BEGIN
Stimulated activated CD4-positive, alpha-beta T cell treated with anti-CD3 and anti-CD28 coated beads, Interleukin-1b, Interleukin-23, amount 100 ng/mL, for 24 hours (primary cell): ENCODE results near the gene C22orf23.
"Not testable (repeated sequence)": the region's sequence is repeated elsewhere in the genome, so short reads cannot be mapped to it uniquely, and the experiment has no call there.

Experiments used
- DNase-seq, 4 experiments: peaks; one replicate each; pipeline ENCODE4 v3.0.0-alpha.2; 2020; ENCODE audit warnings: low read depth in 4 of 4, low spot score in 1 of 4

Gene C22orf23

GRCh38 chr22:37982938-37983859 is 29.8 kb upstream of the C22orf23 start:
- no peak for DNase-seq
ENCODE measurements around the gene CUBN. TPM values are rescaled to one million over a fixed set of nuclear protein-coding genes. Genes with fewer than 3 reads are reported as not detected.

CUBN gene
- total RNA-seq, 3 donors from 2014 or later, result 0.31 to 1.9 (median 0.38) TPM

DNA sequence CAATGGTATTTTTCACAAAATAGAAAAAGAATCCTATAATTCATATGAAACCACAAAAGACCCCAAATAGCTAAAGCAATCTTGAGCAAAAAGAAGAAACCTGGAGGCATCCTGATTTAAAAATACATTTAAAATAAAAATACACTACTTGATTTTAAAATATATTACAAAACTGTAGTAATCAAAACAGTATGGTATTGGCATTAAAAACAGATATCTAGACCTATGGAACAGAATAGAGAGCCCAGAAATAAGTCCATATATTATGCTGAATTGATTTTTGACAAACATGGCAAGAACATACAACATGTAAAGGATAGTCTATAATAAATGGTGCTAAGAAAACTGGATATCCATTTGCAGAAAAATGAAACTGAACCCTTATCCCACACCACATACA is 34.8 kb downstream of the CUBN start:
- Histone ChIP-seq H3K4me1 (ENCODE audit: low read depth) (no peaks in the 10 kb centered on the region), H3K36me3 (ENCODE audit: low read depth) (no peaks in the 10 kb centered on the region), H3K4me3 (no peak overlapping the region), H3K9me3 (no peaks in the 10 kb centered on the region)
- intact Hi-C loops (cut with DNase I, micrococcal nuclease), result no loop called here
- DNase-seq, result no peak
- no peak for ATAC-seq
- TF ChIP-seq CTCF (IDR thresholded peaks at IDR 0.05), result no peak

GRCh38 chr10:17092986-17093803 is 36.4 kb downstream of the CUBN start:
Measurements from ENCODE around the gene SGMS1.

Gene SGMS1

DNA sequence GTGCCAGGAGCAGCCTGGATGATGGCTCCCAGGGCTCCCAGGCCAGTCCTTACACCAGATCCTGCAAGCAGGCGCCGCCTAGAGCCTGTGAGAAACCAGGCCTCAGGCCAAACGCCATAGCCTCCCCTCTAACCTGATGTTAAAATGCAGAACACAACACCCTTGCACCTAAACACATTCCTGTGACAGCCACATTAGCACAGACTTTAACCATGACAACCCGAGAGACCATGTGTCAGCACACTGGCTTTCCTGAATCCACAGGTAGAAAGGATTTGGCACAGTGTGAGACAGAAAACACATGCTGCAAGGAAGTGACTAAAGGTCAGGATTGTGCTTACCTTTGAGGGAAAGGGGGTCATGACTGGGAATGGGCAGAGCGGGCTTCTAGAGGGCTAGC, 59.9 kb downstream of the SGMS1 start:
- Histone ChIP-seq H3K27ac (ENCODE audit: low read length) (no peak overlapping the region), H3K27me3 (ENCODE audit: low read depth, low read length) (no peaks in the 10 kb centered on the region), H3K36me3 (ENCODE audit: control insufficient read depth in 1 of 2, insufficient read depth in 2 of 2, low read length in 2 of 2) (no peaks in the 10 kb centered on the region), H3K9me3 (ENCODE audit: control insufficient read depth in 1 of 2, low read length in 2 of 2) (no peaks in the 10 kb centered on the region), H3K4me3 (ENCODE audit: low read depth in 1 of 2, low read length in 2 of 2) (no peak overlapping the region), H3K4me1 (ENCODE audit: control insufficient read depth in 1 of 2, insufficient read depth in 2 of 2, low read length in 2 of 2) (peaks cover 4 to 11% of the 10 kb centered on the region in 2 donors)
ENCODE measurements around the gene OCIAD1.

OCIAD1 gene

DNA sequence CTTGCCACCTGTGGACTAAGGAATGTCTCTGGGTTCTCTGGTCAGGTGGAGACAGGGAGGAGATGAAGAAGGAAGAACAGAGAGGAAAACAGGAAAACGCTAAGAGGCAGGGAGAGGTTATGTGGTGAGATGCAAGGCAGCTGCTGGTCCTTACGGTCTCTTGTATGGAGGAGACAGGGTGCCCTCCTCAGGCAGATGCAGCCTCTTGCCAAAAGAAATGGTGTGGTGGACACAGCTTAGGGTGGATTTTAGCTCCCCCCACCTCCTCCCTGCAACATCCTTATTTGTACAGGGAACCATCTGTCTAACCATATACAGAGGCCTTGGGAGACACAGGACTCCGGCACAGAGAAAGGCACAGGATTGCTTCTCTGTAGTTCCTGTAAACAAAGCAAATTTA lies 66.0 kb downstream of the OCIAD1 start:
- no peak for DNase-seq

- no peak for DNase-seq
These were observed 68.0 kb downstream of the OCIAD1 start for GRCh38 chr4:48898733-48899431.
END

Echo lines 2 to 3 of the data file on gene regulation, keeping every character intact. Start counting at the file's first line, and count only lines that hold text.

"Not testable (repeated sequence)": the region's sequence is repeated elsewhere in the genome, so short reads cannot be mapped to it uniquely, and the experiment has no call there.

Experiments used